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OrangyTang

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About OrangyTang

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  1. OrangyTang

    Solved

    Um, did you check out the code I posted? It should be much, much faster than the brute force stepping approach.
  2. OrangyTang

    Curves 2

    Almost forgot, you'll need this semi-voodoo code as well: /** Length of a subsection of the curve, from the start (t=0) to the tMax specified. */ private float lengthTo(float tMax) { assert (tMax >= 0f && tMax <= 1f); return gaussianQuadrature(0f, tMax); } /** Get the speed at any given point on the curve. * Caution: Requires a square root operation. */ public float speed(float t) { // Speed is the magnitude of the velocity vector at point t Vector2f vel = velocity(t); return (float)Math.sqrt(vel.x*vel.x + vel.y*vel.y); } /** Find the velocity at a given point on the curve */ public Vector2f velocity(float t) { return velocity(t, new Vector2f()); } public Vector2f velocity(float t, Vector2f dest) { assert (t >= 0f && t <= 1f); assert (dest != null); // Calculate the first derivative of the curve, which is the velocity at that point // Cubic equation is: // (1-t)^3*p + 3t(1-t)^2*q + 3t^2(1-t)*r + t^3*s // Expanded is: // (-t^3 + 3t^2 - 3t + 1)p + (3t^3 - 6t^2 + 3t)q + (3t^2 - 3t^3)r + (t^3)s // So First Derivative is: // (-3t^2 + 6t - 3)p + (9t^2 - 12t + 3)q + (6t - 9t^2)r + (3t^2)s float t2 = t*t; // Find weights float w0 = -3*t2 + 6*t - 3; float w1 = 9*t2 - 12*t + 3; float w2 = 6*t - 9*t2; float w3 = 3*t2; float vx = startPoint.x*w0 + controlPoint1.x*w1 + controlPoint2.x*w2 + endPoint.x*w3; float vy = startPoint.y*w0 + controlPoint1.y*w1 + controlPoint2.y*w2 + endPoint.y*w3; dest.set(vx, vy); return dest; } // Holy crap! Magical voodoo code! // Performs some kind of numerical intergration, which we use here on the speed, giving us the length // of the curve private float gaussianQuadrature(float fA, float fB) { // Legendre polynomials // P_0(x) = 1 // P_1(x) = x // P_2(x) = (3x^2-1)/2 // P_3(x) = x(5x^2-3)/2 // P_4(x) = (35x^4-30x^2+3)/8 // P_5(x) = x(63x^4-70x^2+15)/8 // Generation of polynomials // d/dx[ (1-x^2) dP_n(x)/dx ] + n(n+1) P_n(x) = 0 // P_n(x) = sum_{k=0}^{floor(n/2)} c_k x^{n-2k} // c_k = (-1)^k (2n-2k)! / [ 2^n k! (n-k)! (n-2k)! ] // P_n(x) = ((-1)^n/(2^n n!)) d^n/dx^n[ (1-x^2)^n ] // (n+1)P_{n+1}(x) = (2n+1) x P_n(x) - n P_{n-1}(x) // (1-x^2) dP_n(x)/dx = -n x P_n(x) + n P_{n-1}(x) // Roots of the Legendre polynomial of specified degree final int iDegree = 5; final float s_afRoot[] = { -0.9061798459f, -0.5384693101f, 0.0f, +0.5384693101f, +0.9061798459f }; final float s_afCoeff[] = { 0.2369268850f, 0.4786286705f, 0.5688888889f, 0.4786286705f, 0.2369268850f }; // Need to transform domain [a,b] to [-1,1]. // If a <= x <= b and -1 <= t <= 1, then x = ((b-a)*t+(b+a))/2. float fRadius = 0.5f * (fB - fA); float fCenter = 0.5f * (fB + fA); float fResult = 0.0f; for (int i=0; i<iDegree; i++) { fResult += s_afCoeff[i] * speed(fRadius * s_afRoot[i] + fCenter); } fResult *= fRadius; return fResult; } public float length() { return gaussianQuadrature(0f, 1f); }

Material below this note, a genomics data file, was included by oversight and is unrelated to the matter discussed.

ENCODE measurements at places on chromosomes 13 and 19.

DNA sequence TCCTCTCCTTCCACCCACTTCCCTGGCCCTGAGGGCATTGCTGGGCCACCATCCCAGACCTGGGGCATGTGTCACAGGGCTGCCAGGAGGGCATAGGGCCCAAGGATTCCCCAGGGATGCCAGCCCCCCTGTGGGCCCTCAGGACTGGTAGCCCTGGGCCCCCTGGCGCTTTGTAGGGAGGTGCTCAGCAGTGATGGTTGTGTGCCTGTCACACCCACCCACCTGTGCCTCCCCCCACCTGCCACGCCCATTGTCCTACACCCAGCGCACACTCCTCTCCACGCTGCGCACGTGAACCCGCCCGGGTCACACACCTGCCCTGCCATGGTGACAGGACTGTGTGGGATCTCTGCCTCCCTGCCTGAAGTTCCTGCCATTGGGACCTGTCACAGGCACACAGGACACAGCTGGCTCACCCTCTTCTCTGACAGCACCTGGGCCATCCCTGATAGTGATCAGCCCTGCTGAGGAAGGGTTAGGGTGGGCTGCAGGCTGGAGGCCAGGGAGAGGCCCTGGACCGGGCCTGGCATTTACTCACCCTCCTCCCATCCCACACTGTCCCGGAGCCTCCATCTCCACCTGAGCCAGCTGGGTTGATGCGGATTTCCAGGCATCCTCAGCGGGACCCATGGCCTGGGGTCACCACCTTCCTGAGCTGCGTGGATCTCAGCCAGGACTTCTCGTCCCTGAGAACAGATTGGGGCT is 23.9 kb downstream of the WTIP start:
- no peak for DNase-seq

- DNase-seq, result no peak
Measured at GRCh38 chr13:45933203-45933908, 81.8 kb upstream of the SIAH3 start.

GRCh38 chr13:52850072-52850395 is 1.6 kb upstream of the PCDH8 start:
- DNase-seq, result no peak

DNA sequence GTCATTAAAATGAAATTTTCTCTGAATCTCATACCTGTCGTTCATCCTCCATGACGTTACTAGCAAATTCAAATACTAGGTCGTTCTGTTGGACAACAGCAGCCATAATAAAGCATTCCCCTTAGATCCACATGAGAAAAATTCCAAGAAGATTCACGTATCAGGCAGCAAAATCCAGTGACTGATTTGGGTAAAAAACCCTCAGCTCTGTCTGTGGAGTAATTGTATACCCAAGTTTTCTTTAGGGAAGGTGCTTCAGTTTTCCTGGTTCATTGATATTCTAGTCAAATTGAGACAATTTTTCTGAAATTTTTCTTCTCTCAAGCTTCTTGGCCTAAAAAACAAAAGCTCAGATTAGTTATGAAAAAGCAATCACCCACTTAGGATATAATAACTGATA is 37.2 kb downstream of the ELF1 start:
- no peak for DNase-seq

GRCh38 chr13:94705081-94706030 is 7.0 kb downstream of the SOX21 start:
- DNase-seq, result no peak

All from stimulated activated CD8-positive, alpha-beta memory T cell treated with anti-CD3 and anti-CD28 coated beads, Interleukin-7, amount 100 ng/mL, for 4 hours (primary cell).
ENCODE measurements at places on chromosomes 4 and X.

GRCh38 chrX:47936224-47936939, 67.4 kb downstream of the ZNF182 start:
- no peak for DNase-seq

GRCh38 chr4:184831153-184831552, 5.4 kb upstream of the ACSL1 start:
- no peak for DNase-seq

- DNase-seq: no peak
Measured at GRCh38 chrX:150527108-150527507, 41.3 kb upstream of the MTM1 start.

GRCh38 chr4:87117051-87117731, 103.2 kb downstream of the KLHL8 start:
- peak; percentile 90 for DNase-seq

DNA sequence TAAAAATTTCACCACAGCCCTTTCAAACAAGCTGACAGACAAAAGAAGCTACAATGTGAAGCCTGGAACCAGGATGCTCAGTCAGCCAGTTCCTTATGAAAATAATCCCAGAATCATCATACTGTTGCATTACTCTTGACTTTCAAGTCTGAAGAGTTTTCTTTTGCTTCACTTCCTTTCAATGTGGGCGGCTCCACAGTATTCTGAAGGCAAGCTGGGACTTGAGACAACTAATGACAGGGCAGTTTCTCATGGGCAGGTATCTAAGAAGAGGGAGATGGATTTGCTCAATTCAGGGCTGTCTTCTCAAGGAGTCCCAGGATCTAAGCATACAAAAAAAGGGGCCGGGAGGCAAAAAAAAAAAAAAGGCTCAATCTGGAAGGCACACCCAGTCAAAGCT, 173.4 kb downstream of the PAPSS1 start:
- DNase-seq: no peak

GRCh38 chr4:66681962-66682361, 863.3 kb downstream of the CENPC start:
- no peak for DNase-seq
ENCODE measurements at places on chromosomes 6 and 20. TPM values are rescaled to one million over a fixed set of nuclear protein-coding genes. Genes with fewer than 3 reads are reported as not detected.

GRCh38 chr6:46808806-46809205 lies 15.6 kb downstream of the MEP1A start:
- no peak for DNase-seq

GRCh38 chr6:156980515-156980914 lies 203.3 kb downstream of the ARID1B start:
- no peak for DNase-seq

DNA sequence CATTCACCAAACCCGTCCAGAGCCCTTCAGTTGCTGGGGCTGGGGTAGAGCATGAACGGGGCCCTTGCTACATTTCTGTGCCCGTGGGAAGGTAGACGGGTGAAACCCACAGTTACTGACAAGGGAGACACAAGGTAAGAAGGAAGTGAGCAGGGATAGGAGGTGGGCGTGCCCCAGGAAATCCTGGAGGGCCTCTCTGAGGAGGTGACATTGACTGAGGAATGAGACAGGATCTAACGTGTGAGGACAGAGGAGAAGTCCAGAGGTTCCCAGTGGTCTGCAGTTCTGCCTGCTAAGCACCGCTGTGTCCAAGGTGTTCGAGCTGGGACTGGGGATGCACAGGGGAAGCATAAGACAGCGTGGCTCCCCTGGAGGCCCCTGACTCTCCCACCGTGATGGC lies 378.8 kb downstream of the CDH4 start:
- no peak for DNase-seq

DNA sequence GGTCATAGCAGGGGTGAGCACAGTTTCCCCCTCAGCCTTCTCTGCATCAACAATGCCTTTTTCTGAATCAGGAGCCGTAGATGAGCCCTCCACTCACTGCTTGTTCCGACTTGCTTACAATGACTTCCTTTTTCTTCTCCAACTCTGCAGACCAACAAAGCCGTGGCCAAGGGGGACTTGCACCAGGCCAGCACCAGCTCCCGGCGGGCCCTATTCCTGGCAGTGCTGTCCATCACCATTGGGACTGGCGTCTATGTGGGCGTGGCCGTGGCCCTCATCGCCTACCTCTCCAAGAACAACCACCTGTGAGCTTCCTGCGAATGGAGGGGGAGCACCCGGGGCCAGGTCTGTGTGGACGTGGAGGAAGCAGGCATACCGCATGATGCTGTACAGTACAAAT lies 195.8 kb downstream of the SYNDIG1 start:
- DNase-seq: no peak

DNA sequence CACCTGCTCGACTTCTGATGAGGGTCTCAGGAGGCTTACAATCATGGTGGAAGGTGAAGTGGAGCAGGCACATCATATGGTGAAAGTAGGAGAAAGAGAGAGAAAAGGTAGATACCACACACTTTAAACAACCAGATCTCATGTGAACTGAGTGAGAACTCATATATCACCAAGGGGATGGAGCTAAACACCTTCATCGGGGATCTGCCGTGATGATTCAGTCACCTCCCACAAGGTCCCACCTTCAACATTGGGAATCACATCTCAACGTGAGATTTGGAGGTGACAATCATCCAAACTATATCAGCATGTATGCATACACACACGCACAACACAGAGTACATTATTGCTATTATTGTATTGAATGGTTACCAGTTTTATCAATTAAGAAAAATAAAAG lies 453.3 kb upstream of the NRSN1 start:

3. OrangyTang

    Curves 2